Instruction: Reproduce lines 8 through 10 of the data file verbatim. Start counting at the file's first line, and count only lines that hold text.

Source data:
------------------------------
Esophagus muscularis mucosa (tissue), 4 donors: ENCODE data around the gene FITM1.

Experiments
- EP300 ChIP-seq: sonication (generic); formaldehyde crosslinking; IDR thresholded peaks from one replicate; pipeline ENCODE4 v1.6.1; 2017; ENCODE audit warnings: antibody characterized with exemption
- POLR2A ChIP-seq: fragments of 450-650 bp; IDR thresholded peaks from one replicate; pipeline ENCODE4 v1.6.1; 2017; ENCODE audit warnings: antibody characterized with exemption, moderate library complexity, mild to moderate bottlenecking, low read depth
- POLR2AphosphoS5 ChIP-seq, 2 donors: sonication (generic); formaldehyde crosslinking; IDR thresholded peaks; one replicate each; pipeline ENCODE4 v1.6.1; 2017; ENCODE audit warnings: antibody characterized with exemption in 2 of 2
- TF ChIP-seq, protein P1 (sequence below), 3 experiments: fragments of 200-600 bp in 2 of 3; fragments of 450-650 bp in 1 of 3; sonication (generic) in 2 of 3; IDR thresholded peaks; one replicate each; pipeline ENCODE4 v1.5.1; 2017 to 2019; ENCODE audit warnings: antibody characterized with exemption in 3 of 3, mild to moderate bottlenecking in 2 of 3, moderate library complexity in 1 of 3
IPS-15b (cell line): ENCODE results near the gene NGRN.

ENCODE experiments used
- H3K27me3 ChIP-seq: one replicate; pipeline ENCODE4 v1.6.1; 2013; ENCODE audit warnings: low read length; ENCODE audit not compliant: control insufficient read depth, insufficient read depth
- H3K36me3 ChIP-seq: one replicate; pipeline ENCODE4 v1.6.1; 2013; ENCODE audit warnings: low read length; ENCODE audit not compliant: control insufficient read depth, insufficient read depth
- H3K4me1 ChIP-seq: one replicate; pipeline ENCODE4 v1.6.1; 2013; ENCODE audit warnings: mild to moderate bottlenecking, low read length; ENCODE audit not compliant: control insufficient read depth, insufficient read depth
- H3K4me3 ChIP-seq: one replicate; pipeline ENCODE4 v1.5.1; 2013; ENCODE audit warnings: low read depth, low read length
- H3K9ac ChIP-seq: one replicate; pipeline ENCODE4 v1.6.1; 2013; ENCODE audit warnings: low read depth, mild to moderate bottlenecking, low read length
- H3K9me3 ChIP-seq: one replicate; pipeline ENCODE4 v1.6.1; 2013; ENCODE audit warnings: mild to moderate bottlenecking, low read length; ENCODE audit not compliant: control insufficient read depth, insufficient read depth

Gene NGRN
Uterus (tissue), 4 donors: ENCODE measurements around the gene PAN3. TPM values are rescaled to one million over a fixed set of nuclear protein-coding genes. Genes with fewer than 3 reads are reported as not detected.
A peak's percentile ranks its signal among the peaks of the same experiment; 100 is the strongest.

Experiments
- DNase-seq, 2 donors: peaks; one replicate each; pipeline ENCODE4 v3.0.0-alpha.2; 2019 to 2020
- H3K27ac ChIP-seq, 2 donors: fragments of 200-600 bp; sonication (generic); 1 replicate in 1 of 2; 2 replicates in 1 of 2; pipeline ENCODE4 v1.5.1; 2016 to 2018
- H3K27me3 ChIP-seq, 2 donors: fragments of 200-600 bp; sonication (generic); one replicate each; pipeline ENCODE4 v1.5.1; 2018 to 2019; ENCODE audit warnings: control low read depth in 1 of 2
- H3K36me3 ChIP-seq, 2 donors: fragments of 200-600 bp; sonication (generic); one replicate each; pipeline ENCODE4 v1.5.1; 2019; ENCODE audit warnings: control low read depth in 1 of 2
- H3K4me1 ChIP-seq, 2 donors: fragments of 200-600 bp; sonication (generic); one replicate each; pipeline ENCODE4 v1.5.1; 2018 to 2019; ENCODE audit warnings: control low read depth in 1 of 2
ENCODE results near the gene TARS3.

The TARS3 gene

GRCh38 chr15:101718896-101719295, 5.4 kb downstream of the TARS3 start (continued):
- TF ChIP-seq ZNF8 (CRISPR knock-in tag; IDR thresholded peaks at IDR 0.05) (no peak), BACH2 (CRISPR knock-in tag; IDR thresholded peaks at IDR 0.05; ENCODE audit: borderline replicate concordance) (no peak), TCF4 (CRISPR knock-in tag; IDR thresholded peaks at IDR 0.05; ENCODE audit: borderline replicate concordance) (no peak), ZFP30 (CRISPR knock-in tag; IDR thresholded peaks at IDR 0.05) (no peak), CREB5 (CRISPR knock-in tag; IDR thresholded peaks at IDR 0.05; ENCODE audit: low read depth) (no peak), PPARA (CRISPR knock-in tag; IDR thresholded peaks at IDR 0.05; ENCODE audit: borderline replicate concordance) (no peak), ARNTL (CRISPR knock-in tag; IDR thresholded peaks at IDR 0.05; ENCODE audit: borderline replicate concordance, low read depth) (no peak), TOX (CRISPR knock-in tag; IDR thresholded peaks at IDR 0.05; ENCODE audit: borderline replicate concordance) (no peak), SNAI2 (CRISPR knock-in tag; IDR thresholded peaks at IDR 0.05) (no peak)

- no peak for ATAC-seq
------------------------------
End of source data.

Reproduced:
ENCODE experiments used
- H3K27me3 ChIP-seq: one replicate; pipeline ENCODE4 v1.6.1; 2013; ENCODE audit warnings: low read length; ENCODE audit not compliant: control insufficient read depth, insufficient read depth
- H3K36me3 ChIP-seq: one replicate; pipeline ENCODE4 v1.6.1; 2013; ENCODE audit warnings: low read length; ENCODE audit not compliant: control insufficient read depth, insufficient read depth